Photo by mari lezhava on Unsplash

Photo by mari lezhava on Unsplash

Tools for testing container vulnerability


Article from ADMIN 80/2024
Vulnerable software and incorrect settings cause problems, but administrators have some tools at hand that can help with container security.

No matter whose portfolio, solutions are lining up everywhere to bundle software on customers' systems in Docker or other containers. Where applications installed directly on the system are still typical today, Red Hat Enterprise Linux (RHEL), SUSE Linux Enterprise Server (SLES), and the like will soon be no more than playback tools and comprise only a minimal system kernel and a runtime environment for containers.

One reason these enterprises frequently cite for relying on containers relates to the security benefits the containers claim to offer. At first glance, this assertion cannot be completely dismissed. An attack on an application running in a container causes fewer problems from the administrator's point of view, but planners and administrators would do well not to check the container security box too quickly. Even in this environment, security vulnerabilities remain an issue, especially considering the changes in the typical attack scenario in recent years.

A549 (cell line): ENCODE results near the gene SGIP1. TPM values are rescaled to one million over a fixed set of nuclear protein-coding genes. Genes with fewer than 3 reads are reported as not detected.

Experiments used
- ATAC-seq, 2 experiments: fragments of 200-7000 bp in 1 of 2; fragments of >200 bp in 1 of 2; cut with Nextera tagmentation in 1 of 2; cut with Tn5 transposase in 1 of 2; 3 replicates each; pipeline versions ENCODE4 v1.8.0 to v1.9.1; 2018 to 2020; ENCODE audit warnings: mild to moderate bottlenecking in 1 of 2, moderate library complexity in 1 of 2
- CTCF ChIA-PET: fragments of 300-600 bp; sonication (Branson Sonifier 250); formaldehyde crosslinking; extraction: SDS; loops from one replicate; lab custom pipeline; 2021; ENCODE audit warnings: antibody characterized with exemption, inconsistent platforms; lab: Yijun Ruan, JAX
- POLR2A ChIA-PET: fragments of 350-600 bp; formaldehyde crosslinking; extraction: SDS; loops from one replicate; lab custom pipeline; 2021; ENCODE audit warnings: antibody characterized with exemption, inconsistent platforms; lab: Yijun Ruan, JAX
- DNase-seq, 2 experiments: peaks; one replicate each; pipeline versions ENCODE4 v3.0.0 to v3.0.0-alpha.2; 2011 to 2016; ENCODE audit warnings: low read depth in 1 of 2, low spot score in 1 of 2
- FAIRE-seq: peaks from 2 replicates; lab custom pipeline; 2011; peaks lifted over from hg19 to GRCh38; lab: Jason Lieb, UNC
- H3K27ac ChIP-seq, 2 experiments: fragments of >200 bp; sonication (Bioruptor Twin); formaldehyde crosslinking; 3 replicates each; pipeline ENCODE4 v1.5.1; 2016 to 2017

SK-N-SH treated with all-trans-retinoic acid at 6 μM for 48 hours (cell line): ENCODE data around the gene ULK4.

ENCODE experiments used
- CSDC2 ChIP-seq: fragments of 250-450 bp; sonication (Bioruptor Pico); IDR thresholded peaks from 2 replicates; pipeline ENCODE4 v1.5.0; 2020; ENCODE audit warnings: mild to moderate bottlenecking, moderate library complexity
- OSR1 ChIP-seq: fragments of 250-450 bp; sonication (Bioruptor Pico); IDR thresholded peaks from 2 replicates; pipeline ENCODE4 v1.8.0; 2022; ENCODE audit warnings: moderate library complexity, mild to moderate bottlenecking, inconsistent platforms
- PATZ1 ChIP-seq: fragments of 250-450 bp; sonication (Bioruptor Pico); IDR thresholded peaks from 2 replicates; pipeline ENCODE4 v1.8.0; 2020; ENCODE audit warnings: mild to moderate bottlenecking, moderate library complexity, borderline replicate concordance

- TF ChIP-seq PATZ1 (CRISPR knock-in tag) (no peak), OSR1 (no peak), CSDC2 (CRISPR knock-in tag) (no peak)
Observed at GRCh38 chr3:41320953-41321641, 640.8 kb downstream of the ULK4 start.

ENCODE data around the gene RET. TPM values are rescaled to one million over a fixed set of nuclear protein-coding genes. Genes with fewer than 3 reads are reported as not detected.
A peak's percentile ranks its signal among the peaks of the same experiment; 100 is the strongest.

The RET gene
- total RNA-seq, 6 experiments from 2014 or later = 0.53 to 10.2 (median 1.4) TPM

In the past, the goal of an attacker was to gain control over an entire system to exploit it for their own purposes, but today data theft plays a far greater role. Whether a MySQL instance is running in a container or not, if an external attack succeeds, the data is gone. (See the "Container Complaints" box.)

Container Complaints

Administrators regularly complain about containers because they considerably increase the administrative overhead. A small experiment demonstrates this: If you want to run MySQL in a container, you first need to package it in a container, which immediately changes the rules of the admin game. With a database running directly on the server, you can typically access an SQL shell by typing mysql -u root. In a container, this simple approach typically no longer works, or at least not out of the box. Instead, you need port forwarding and a

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